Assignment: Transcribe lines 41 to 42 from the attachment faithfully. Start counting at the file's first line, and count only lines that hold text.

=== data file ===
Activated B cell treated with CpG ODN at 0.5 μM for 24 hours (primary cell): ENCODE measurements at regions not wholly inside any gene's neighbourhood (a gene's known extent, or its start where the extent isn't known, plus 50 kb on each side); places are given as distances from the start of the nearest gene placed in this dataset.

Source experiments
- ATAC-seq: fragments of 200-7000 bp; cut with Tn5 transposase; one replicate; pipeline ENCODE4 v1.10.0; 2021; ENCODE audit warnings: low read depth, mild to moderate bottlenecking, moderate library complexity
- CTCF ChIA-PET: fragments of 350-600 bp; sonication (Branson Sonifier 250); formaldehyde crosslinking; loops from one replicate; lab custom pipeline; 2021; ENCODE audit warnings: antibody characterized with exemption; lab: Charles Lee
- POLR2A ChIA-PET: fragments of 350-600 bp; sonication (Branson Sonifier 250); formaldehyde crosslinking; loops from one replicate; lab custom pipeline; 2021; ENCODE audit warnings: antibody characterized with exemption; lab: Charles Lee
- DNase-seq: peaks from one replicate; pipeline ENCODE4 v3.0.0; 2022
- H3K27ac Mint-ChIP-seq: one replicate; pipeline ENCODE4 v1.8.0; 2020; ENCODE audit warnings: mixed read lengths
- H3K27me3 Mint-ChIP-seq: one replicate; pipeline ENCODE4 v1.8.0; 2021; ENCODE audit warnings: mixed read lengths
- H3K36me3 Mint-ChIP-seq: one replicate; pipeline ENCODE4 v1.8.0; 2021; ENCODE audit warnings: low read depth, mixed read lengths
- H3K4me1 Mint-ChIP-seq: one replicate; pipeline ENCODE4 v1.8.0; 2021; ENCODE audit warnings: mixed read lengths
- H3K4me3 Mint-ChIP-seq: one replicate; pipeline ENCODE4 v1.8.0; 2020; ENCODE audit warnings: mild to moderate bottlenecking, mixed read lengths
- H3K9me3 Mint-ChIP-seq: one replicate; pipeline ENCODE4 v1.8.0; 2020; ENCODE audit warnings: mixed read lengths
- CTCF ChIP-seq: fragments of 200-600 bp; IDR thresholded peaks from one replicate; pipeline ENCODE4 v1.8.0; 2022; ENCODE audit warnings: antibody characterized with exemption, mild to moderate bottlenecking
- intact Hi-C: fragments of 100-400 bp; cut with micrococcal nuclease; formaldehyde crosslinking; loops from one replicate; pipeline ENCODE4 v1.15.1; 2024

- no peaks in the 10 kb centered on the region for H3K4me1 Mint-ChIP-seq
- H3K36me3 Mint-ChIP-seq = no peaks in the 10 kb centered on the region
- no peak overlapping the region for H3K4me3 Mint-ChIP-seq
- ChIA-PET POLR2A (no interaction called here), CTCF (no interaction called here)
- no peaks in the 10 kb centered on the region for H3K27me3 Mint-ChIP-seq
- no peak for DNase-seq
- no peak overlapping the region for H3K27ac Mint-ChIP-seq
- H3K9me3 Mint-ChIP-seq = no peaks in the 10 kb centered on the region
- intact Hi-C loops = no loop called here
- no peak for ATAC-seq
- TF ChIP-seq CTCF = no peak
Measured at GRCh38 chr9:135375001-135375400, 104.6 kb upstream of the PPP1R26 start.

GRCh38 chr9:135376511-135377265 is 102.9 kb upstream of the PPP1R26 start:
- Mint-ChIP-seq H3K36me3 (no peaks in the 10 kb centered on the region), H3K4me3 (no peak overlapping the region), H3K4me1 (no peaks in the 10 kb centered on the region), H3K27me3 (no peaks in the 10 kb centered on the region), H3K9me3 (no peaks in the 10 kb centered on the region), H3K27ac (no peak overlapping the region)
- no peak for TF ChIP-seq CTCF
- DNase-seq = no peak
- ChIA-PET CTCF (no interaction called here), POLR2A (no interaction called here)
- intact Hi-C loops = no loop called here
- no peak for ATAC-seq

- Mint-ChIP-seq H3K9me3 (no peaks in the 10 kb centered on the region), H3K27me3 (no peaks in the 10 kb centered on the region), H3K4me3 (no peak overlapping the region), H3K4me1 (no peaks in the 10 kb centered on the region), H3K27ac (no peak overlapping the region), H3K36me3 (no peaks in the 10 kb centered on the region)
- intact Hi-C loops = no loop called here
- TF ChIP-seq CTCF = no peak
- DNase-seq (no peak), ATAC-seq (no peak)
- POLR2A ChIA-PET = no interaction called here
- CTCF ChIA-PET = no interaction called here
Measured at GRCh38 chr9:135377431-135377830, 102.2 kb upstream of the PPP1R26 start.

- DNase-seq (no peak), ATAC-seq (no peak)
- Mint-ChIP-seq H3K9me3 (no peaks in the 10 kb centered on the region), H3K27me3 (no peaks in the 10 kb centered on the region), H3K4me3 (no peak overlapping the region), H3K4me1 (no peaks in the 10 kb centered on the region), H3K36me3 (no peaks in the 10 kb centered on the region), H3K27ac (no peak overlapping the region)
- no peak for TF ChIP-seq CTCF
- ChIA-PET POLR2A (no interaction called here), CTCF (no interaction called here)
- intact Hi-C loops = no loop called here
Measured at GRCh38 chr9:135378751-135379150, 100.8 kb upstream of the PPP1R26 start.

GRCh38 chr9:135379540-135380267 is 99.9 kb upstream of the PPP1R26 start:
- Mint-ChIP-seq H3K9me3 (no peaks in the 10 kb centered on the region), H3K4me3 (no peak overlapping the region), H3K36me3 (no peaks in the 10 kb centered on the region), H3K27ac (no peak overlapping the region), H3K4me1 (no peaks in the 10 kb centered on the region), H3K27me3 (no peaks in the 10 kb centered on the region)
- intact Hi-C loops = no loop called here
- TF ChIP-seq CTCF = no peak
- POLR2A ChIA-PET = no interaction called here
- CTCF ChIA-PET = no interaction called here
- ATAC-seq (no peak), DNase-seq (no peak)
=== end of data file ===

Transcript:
- DNase-seq (no peak), ATAC-seq (no peak)
- Mint-ChIP-seq H3K9me3 (no peaks in the 10 kb centered on the region), H3K27me3 (no peaks in the 10 kb centered on the region), H3K4me3 (no peak overlapping the region), H3K4me1 (no peaks in the 10 kb centered on the region), H3K36me3 (no peaks in the 10 kb centered on the region), H3K27ac (no peak overlapping the region)